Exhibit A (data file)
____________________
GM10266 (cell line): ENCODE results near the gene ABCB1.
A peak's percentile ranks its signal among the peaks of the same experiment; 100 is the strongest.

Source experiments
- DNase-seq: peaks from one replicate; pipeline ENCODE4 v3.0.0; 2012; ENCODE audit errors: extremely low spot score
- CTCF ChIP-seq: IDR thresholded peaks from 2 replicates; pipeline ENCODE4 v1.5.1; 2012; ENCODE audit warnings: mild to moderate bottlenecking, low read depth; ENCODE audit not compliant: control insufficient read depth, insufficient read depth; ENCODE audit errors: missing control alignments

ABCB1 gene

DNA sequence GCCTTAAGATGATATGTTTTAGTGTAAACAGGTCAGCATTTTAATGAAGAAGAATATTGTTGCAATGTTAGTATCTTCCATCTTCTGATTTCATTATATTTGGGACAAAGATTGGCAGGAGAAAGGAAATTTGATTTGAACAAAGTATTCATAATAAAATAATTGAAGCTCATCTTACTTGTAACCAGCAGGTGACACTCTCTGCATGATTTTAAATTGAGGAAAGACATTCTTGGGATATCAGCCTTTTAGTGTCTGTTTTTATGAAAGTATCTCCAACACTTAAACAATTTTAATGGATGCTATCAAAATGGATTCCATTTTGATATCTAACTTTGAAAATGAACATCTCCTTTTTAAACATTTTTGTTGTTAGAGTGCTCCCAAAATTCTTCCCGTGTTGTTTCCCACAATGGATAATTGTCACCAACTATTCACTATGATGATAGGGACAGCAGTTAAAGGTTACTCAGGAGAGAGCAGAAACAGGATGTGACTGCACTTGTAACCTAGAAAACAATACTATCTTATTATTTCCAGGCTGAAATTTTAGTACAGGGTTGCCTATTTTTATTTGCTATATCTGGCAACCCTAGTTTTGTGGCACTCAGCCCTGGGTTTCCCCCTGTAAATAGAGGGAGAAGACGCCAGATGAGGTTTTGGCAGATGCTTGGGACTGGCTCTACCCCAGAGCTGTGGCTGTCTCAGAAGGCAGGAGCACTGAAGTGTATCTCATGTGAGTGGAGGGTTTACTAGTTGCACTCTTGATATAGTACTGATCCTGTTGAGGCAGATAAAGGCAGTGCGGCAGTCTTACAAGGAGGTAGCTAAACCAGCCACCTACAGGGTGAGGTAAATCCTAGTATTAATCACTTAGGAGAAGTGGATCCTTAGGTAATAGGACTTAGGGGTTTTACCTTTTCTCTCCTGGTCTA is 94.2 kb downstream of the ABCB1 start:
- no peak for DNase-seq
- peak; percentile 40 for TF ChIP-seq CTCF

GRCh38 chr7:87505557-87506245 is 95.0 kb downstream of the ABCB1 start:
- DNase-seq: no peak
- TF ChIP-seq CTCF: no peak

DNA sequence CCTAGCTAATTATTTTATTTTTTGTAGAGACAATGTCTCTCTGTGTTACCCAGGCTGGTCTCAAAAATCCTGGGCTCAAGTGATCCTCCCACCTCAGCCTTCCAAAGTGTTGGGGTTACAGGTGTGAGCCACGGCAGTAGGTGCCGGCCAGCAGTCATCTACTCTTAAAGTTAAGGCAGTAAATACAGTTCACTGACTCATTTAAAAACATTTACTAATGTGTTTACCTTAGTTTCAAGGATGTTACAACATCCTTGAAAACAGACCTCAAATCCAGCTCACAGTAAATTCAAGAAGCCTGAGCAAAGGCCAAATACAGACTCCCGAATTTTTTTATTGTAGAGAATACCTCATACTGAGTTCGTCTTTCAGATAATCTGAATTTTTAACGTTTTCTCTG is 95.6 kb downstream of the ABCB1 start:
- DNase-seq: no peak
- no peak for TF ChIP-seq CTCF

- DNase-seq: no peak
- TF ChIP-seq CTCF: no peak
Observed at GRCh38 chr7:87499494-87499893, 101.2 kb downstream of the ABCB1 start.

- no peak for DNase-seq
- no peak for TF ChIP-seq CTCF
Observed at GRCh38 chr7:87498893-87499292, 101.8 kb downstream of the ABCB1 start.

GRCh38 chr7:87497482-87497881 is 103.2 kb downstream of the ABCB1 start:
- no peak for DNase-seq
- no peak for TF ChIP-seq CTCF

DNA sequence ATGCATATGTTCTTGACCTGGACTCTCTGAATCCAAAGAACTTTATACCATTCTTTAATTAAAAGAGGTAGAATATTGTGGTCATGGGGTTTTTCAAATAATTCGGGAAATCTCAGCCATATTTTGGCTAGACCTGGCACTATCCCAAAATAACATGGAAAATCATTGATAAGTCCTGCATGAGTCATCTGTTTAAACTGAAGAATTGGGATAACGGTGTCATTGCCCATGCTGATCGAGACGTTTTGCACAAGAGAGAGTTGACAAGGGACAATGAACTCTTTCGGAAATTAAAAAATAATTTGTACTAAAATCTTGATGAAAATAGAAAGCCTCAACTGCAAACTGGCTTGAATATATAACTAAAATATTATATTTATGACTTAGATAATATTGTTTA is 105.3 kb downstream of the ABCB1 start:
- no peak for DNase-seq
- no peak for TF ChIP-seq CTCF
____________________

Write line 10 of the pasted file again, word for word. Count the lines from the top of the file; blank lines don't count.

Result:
GRCh38 chr7:87505557-87506245 is 95.0 kb downstream of the ABCB1 start: